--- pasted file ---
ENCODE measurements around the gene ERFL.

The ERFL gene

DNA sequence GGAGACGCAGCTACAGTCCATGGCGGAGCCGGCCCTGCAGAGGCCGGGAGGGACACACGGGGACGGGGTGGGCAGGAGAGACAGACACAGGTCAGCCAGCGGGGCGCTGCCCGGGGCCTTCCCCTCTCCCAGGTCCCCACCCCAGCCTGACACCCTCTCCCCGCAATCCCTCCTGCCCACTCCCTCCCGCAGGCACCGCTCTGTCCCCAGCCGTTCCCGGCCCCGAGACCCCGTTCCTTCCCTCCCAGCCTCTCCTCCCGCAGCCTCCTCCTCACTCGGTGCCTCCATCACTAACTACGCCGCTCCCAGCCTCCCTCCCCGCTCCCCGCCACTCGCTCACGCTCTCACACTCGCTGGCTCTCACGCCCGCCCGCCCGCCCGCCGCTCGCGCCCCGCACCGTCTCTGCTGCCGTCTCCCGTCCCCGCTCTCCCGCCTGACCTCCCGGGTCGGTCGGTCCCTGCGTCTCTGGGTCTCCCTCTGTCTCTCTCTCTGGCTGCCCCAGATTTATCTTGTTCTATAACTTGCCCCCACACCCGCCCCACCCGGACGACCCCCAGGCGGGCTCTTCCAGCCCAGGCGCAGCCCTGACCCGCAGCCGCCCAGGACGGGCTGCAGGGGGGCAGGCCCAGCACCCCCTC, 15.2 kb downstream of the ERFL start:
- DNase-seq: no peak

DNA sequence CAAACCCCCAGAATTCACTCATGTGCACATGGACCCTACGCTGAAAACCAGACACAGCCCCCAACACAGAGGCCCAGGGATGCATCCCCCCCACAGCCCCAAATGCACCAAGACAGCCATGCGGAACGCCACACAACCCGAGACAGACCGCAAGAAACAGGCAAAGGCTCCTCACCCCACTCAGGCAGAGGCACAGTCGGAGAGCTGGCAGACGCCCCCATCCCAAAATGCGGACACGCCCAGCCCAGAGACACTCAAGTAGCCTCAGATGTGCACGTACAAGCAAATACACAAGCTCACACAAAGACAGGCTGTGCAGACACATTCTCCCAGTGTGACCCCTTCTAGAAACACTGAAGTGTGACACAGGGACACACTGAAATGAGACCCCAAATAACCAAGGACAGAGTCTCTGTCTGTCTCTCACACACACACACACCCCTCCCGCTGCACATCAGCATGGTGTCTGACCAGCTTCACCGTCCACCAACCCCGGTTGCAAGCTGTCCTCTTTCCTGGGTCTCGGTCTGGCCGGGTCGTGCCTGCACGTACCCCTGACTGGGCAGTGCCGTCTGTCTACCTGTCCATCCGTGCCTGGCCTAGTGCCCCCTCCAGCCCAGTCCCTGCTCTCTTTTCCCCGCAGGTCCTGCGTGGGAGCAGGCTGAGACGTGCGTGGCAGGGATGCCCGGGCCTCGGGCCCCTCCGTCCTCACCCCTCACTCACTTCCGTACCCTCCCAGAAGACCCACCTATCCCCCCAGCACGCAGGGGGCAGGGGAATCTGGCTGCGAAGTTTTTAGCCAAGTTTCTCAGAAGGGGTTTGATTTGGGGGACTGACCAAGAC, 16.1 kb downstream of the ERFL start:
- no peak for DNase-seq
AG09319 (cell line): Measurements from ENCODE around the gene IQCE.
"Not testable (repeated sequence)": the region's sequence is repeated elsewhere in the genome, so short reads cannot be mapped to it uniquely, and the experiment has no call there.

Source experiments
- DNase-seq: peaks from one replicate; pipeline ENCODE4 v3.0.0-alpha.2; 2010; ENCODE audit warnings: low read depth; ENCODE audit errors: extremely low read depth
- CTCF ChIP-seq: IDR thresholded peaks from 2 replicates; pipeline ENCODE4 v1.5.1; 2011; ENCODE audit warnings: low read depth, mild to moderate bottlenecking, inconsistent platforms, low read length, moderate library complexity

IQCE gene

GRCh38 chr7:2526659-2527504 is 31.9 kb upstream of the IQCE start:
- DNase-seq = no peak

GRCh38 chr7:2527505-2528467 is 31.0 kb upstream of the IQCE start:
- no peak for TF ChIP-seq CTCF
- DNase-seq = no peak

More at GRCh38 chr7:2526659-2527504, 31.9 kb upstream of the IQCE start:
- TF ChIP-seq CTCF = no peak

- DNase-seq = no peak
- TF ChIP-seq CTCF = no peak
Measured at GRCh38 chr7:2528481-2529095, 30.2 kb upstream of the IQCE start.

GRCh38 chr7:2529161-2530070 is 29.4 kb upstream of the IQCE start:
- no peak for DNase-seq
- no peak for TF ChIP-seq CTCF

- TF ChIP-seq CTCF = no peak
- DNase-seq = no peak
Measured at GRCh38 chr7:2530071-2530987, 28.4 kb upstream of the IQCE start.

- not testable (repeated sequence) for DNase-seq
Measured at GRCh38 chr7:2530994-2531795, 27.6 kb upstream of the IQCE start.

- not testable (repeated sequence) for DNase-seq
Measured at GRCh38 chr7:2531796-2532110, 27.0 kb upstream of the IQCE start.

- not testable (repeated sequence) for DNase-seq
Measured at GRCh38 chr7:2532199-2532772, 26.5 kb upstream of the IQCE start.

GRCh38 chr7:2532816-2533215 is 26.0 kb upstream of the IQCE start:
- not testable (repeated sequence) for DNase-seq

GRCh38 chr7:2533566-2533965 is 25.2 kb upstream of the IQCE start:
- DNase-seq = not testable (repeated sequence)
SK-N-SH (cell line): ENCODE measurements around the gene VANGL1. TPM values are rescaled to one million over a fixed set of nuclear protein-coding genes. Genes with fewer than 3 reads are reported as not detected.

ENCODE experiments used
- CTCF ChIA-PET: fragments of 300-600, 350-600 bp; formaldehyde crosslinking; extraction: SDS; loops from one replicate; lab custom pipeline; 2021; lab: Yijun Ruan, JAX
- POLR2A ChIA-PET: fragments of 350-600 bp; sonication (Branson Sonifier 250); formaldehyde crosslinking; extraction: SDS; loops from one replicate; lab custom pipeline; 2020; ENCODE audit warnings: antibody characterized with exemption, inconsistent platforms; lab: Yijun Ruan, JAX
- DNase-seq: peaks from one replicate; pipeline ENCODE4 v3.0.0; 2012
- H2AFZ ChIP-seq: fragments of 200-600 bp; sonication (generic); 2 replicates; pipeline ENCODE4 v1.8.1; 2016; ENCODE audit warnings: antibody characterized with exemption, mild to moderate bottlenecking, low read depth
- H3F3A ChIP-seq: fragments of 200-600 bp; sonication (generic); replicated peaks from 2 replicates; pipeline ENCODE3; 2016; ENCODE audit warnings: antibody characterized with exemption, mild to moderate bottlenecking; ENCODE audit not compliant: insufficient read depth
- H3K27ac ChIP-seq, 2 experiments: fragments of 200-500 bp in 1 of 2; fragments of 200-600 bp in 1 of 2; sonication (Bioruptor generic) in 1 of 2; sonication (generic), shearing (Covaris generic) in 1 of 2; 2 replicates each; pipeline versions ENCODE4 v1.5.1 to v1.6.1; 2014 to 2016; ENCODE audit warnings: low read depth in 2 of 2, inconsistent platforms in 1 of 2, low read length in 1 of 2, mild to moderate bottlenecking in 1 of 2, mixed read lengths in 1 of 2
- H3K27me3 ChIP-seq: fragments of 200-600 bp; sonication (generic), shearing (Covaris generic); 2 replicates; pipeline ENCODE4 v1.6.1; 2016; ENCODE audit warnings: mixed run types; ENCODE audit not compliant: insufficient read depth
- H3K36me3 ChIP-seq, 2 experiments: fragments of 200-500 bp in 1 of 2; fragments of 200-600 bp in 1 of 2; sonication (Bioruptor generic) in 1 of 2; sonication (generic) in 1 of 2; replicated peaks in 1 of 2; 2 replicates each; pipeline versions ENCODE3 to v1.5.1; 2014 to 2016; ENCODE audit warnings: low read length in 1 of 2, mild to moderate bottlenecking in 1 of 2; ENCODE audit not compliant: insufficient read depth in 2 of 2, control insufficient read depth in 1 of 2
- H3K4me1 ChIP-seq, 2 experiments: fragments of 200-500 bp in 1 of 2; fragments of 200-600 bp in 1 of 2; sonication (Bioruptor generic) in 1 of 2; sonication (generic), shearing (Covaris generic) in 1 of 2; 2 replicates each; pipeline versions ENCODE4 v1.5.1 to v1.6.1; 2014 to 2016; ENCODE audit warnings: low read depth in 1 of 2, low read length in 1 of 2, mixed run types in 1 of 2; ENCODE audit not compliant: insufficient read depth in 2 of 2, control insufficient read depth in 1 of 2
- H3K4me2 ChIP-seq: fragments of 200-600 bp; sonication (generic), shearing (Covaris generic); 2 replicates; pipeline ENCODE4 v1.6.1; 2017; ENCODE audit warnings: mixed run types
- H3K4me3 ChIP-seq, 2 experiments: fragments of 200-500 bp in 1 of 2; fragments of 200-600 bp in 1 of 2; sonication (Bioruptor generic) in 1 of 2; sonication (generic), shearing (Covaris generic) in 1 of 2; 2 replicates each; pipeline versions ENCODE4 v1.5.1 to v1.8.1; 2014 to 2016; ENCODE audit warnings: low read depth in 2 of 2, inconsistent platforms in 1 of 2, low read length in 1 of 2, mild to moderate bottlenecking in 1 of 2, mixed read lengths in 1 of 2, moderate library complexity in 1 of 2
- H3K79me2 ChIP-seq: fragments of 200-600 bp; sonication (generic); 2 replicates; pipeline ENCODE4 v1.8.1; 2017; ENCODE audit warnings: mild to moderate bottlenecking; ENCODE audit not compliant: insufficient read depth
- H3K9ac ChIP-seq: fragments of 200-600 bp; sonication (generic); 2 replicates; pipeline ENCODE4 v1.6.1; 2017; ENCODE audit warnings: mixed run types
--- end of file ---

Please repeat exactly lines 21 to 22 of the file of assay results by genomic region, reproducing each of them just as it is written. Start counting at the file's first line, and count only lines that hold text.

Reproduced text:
- TF ChIP-seq CTCF = no peak
Measured at GRCh38 chr7:2528481-2529095, 30.2 kb upstream of the IQCE start.